With the number of Central Americans showing up at the U.S. border continuing to rise, federal officials on Thursday launched a new program aimed at ensuring immigrant families attend their court hearings.
The Family Case Management Program will provide up to 800 families with case managers who will help them find low-cost attorneys, housing, and transportation, U.S. Immigration and Customs Enforcement (ICE) said. The families will have to pass an initial asylum screening and will initially be offered to more recent arrivals from Central America.
The detention alternative will also make it easier for immigration officials to track people and ensure they leave the U.S. if they don't win their immigration cases.
“Case managers and others will work with families to ensure they are knowledgeable of the immigration process, and understand their rights and obligations,” Richard Rocha, a spokesman for ICE, said in a statement to BuzzFeed News. “With the correct information, families will be empowered to participate in the immigration process.”
The program comes as the wave of Central Americans fleeing violence back home and seeking asylum in the United States continues to grow. The increase also comes as the Obama administration pushes forward with deportations of some of the families, angering immigrant rights advocates.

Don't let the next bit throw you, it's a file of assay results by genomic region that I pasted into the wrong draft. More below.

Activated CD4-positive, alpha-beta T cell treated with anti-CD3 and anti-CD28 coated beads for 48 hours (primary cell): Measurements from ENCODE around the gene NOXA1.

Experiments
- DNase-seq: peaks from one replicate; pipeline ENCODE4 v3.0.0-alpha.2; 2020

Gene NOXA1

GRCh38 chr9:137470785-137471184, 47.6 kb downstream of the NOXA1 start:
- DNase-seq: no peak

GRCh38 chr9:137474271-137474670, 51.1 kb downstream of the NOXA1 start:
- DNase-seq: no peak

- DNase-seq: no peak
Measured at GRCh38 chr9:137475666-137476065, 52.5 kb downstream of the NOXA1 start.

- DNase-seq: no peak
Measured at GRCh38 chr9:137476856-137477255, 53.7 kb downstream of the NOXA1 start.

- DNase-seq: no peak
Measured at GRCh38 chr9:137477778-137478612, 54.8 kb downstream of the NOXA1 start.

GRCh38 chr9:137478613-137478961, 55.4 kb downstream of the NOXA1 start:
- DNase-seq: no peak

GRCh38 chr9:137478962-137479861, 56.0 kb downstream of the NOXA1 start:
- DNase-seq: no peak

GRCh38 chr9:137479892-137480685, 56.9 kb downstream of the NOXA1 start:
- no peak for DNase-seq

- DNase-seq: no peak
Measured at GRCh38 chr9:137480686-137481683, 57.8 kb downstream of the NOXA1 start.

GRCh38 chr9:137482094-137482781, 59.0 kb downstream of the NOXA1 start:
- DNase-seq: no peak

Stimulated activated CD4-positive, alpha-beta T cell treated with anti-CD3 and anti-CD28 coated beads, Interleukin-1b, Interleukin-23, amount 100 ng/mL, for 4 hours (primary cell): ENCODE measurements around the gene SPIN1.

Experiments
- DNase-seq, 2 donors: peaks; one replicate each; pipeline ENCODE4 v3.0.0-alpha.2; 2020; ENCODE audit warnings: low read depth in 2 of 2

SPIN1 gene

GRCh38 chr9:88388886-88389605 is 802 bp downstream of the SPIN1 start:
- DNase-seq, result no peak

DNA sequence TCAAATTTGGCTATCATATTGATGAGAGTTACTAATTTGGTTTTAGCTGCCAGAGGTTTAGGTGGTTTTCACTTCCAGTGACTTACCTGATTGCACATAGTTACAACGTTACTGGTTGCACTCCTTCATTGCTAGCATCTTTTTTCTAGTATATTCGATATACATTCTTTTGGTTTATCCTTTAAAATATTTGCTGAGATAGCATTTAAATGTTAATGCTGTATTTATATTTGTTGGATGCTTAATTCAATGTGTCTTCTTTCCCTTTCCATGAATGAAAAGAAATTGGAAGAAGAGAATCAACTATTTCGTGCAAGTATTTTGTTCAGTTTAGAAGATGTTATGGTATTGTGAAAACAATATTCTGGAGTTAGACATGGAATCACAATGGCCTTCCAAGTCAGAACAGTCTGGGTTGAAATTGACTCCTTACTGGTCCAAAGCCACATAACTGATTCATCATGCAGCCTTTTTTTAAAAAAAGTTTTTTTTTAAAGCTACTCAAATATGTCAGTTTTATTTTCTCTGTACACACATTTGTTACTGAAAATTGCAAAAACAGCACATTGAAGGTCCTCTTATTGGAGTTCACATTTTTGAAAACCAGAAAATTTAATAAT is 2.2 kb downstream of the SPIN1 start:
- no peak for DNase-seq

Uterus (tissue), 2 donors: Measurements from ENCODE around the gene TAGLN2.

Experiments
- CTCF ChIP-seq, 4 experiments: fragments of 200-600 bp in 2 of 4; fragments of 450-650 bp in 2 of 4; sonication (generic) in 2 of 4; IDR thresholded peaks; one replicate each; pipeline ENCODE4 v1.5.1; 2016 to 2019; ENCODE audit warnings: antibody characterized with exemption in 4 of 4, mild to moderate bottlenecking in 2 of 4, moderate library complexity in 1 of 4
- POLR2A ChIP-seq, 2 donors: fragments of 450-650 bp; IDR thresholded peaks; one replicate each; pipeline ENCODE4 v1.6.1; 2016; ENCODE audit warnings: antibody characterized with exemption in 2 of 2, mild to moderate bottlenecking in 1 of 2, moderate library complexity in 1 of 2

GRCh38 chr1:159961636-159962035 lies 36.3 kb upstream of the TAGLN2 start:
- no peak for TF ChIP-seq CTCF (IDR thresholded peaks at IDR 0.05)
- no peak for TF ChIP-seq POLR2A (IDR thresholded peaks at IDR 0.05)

Earlier this month, ICE agents arrested 121 mothers with children in deportation raids, who officials said had exhausted all legal avenues to stay in the country and had been ordered removed by a judge. However, pro bono lawyers were able to file appeals for 33 mothers and children.
The administration has also been grappling with what to do with some of these immigrants after a federal judge in California ruled that mothers with children can’t be held for extended periods of time and ordered hundreds of them be released.
The program will launch in the Washington, D.C., metro area, Los Angeles, New York, Miami, and Chicago. Each family will be assigned case workers from GEO Care or existing case management service providers in the area.
ICE contracted with GEO Care for $11 million to run the program. The firm is a division of GEO Group, one of the largest private prison companies in the U.S. which also operates a number of immigrant detention centers.
When the contract was announced last year, some immigrant groups decried the choice of GEO Group following findings of deplorable detention conditions in some of their facilities.
Jonathan Ryan, executive director of Refugee and Immigrant Center for Education and Legal Services, in a statement said that while the program's intent is laudable, giving GEO Group the contract was cause for concern.
“The administration keeps finding ways to hand over control of a vulnerable population to a private prison company,” Ryan said. “We very much fear the end result will be harm to these families and their claims to protection under our laws."